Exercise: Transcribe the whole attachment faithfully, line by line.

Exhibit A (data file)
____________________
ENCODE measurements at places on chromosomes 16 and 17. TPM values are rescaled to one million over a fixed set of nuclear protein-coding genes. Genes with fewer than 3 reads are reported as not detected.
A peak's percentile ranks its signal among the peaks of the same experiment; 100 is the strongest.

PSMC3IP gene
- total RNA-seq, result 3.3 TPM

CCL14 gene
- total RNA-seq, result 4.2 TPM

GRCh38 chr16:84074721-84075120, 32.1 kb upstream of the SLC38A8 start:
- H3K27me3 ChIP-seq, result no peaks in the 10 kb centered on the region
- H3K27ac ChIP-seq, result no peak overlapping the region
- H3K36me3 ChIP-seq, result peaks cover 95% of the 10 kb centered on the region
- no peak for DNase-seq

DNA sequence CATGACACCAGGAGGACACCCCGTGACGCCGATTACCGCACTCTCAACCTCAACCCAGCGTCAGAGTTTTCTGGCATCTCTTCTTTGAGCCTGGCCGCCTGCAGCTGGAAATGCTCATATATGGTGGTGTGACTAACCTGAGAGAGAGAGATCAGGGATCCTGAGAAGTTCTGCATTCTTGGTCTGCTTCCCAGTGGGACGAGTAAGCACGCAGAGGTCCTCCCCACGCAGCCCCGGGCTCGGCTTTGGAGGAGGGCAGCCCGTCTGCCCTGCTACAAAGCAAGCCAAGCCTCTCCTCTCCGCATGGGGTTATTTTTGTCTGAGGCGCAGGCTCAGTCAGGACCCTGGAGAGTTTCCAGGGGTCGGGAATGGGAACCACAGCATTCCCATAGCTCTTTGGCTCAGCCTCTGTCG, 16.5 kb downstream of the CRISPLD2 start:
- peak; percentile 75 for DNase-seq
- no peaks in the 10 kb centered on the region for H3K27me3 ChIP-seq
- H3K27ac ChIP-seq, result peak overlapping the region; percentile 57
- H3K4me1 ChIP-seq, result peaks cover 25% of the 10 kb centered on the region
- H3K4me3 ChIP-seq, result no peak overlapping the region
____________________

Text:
ENCODE measurements at places on chromosomes 16 and 17. TPM values are rescaled to one million over a fixed set of nuclear protein-coding genes. Genes with fewer than 3 reads are reported as not detected.
A peak's percentile ranks its signal among the peaks of the same experiment; 100 is the strongest.

PSMC3IP gene
- total RNA-seq, result 3.3 TPM

CCL14 gene
- total RNA-seq, result 4.2 TPM

GRCh38 chr16:84074721-84075120, 32.1 kb upstream of the SLC38A8 start:
- H3K27me3 ChIP-seq, result no peaks in the 10 kb centered on the region
- H3K27ac ChIP-seq, result no peak overlapping the region
- H3K36me3 ChIP-seq, result peaks cover 95% of the 10 kb centered on the region
- no peak for DNase-seq

DNA sequence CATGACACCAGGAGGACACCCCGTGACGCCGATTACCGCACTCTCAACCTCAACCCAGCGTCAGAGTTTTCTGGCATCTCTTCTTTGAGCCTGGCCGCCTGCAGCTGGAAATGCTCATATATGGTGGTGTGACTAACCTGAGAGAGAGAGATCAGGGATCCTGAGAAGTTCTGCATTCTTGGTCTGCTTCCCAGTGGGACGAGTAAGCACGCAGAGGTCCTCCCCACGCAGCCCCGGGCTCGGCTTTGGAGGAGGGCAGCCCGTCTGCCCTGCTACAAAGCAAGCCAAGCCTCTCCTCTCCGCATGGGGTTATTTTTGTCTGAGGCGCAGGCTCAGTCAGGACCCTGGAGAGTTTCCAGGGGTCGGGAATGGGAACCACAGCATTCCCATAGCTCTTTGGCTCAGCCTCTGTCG, 16.5 kb downstream of the CRISPLD2 start:
- peak; percentile 75 for DNase-seq
- no peaks in the 10 kb centered on the region for H3K27me3 ChIP-seq
- H3K27ac ChIP-seq, result peak overlapping the region; percentile 57
- H3K4me1 ChIP-seq, result peaks cover 25% of the 10 kb centered on the region
- H3K4me3 ChIP-seq, result no peak overlapping the region